By Baber Khan Sahel
Kabul, June 22 (efe-epa).- At least 291 Afghan soldiers were killed and 550 injured in various Taliban attacks last week, marking the highest number of casualties suffered by the security forces in a week since the 2001 American invasion of Afghanistan, the government said on Monday.
“The Taliban carried out 422 attacks in 32 (of the 34) provinces, martyring 291 ANDSF (Afghan National Defense and Security Forces) members and wounding 550 others,” National Security Council (NSC) spokesperson Javid Faisal told EFE.
“For this reason, the past week was the deadliest one in 19 years in terms of violence,” the NSC office said in a separate statement.
Moreover, during the last week, 42 civilians were also killed and over 100 wounded in the violence.
The spurt in weekly casualties among the security forces comes at a time when the government and the Taliban look to kick start the intra-Afghan talks, along the lines of a peace agreement between the insurgents and the US.
This will mark the beginning of an end to the 19-year war in Afghanistan.
As per the US-Taliban agreement signed on Feb.29 in the Qatari capital of Doha, Washington would pull troops out of Afghanistan by mid-2021 in exchange for security guarantees from the Taliban.
However, the process was delayed after the Taliban decided to boycott the negotiations for a prisoner swap with the government, a precondition for starting the intra-Afghan talks.
The exchange of 5,000 Taliban prisoners for 1,000 of those from the security forces, originally set to commence on Mar. 10, was offset by a dramatic spike in violence and disagreements between the Afghan government and the insurgents.
Last week, the Afghan government and the Taliban announced that the first peace talks between the two sides will take place in Doha, where the Taliban has its political office, but no specific date was announced.
In this backdrop, the NSC spokesperson termed the Taliban’s commitment to reduce violence as “meaningless” and “inconsistent” with their actions, which would impact the peace process.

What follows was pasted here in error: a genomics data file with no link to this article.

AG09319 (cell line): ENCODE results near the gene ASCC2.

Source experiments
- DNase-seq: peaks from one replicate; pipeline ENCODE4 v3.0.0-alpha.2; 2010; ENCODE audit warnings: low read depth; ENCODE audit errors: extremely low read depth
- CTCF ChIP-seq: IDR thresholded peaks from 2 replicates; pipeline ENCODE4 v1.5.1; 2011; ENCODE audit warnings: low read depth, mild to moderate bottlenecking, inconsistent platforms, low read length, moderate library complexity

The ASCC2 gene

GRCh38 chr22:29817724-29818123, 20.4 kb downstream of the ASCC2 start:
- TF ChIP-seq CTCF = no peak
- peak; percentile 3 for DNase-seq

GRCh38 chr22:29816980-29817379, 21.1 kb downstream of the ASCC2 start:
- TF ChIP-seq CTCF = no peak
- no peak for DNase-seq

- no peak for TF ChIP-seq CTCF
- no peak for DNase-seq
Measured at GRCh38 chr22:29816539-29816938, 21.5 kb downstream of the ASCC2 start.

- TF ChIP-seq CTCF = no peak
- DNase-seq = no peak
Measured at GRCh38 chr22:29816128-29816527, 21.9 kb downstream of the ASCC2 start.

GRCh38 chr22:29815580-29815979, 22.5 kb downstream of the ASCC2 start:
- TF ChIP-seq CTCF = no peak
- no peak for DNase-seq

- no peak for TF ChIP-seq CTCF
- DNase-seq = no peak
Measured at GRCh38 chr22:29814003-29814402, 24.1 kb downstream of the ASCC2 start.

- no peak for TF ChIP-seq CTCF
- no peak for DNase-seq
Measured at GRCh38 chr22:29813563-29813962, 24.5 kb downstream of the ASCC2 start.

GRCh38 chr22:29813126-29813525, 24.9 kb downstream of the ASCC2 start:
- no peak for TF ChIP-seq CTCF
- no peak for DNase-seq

“We are surprised. They did not take any step for peace. Instead, they increased the war to a level which has been unprecedented in the past 19 years,” Faisal said.
The NSC said the ongoing violence was not acceptable to the Afghan government, and if it continued, the efforts for bringing peace would face problems and delay.
On the other hand, the insurgents claimed that the casualty figures by the government were exaggerated, describing these reports as attempts to undermine the peace process.
“They are increasing the (number of casualties from) 50 to 500 to create obstacles. These many attacks were not carried out in the past week, as claimed by the enemy,” Taliban spokesperson Zabihullah Mujahid told EFE.
Mujahid admitted there had been incidents of violence, but described them as “defensive responds” to attacks by the security forces.
Although violence in Afghanistan continued even after the Doha agreement in February, the goodwill gesture of a cease-fire during the festival of Eid-al-Fitr last month had marked progress towards the holding of the intra-Afghan talks between the government and the Taliban.
Despite a lack of agreement on the prisoner swap process, which has served as the main impediment to the talks, the government has so far released around 3,000 Taliban prisoners in exchange for around 500 of its prisoners being freed from Taliban jails, while negotiations continue. EFE-EPA